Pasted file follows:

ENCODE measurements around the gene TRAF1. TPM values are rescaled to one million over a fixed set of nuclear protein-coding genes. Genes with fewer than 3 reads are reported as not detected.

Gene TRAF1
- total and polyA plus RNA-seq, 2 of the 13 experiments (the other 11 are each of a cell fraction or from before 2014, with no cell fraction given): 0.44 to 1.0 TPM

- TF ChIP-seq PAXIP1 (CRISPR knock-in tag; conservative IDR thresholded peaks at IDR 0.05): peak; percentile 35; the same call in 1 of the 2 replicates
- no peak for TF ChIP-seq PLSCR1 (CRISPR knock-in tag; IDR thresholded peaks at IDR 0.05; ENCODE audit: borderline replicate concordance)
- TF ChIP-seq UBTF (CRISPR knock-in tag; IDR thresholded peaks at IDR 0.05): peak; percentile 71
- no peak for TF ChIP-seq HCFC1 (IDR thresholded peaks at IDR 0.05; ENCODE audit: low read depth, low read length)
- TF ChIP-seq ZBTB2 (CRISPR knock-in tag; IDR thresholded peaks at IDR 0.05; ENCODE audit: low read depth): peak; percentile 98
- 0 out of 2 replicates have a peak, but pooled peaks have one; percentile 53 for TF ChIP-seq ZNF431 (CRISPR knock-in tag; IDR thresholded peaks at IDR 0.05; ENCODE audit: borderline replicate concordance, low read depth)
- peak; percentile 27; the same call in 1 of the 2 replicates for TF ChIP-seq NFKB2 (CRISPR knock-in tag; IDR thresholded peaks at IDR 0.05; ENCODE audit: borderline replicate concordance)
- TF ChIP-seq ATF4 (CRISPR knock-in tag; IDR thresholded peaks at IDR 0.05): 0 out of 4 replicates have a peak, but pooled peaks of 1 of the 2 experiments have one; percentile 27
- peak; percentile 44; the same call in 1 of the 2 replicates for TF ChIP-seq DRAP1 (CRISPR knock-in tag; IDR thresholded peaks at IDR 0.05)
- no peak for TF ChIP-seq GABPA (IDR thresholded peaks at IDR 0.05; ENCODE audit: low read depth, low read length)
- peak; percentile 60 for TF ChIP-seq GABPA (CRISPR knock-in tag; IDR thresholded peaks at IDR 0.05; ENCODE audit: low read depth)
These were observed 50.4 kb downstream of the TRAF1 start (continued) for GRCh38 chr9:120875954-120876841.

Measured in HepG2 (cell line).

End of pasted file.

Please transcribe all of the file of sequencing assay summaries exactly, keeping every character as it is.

ENCODE measurements around the gene TRAF1. TPM values are rescaled to one million over a fixed set of nuclear protein-coding genes. Genes with fewer than 3 reads are reported as not detected.

Gene TRAF1
- total and polyA plus RNA-seq, 2 of the 13 experiments (the other 11 are each of a cell fraction or from before 2014, with no cell fraction given): 0.44 to 1.0 TPM

- TF ChIP-seq PAXIP1 (CRISPR knock-in tag; conservative IDR thresholded peaks at IDR 0.05): peak; percentile 35; the same call in 1 of the 2 replicates
- no peak for TF ChIP-seq PLSCR1 (CRISPR knock-in tag; IDR thresholded peaks at IDR 0.05; ENCODE audit: borderline replicate concordance)
- TF ChIP-seq UBTF (CRISPR knock-in tag; IDR thresholded peaks at IDR 0.05): peak; percentile 71
- no peak for TF ChIP-seq HCFC1 (IDR thresholded peaks at IDR 0.05; ENCODE audit: low read depth, low read length)
- TF ChIP-seq ZBTB2 (CRISPR knock-in tag; IDR thresholded peaks at IDR 0.05; ENCODE audit: low read depth): peak; percentile 98
- 0 out of 2 replicates have a peak, but pooled peaks have one; percentile 53 for TF ChIP-seq ZNF431 (CRISPR knock-in tag; IDR thresholded peaks at IDR 0.05; ENCODE audit: borderline replicate concordance, low read depth)
- peak; percentile 27; the same call in 1 of the 2 replicates for TF ChIP-seq NFKB2 (CRISPR knock-in tag; IDR thresholded peaks at IDR 0.05; ENCODE audit: borderline replicate concordance)
- TF ChIP-seq ATF4 (CRISPR knock-in tag; IDR thresholded peaks at IDR 0.05): 0 out of 4 replicates have a peak, but pooled peaks of 1 of the 2 experiments have one; percentile 27
- peak; percentile 44; the same call in 1 of the 2 replicates for TF ChIP-seq DRAP1 (CRISPR knock-in tag; IDR thresholded peaks at IDR 0.05)
- no peak for TF ChIP-seq GABPA (IDR thresholded peaks at IDR 0.05; ENCODE audit: low read depth, low read length)
- peak; percentile 60 for TF ChIP-seq GABPA (CRISPR knock-in tag; IDR thresholded peaks at IDR 0.05; ENCODE audit: low read depth)
These were observed 50.4 kb downstream of the TRAF1 start (continued) for GRCh38 chr9:120875954-120876841.

Measured in HepG2 (cell line).